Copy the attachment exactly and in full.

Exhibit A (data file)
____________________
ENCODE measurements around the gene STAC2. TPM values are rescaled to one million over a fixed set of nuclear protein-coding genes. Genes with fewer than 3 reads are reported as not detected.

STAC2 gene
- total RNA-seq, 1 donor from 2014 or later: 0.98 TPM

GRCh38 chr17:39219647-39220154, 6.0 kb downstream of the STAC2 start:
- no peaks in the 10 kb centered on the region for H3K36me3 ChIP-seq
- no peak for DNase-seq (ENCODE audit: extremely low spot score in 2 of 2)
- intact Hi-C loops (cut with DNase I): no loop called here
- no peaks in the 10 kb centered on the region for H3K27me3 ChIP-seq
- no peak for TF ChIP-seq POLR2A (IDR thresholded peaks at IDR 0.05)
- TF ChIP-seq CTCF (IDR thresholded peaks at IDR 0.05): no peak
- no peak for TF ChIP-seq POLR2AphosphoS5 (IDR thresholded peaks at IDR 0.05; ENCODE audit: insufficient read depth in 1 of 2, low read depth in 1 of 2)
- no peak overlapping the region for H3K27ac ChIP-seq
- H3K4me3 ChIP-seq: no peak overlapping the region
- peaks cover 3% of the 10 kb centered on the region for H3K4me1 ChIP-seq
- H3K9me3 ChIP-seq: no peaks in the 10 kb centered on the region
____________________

ENCODE measurements around the gene STAC2. TPM values are rescaled to one million over a fixed set of nuclear protein-coding genes. Genes with fewer than 3 reads are reported as not detected.

STAC2 gene
- total RNA-seq, 1 donor from 2014 or later: 0.98 TPM

GRCh38 chr17:39219647-39220154, 6.0 kb downstream of the STAC2 start:
- no peaks in the 10 kb centered on the region for H3K36me3 ChIP-seq
- no peak for DNase-seq (ENCODE audit: extremely low spot score in 2 of 2)
- intact Hi-C loops (cut with DNase I): no loop called here
- no peaks in the 10 kb centered on the region for H3K27me3 ChIP-seq
- no peak for TF ChIP-seq POLR2A (IDR thresholded peaks at IDR 0.05)
- TF ChIP-seq CTCF (IDR thresholded peaks at IDR 0.05): no peak
- no peak for TF ChIP-seq POLR2AphosphoS5 (IDR thresholded peaks at IDR 0.05; ENCODE audit: insufficient read depth in 1 of 2, low read depth in 1 of 2)
- no peak overlapping the region for H3K27ac ChIP-seq
- H3K4me3 ChIP-seq: no peak overlapping the region
- peaks cover 3% of the 10 kb centered on the region for H3K4me1 ChIP-seq
- H3K9me3 ChIP-seq: no peaks in the 10 kb centered on the region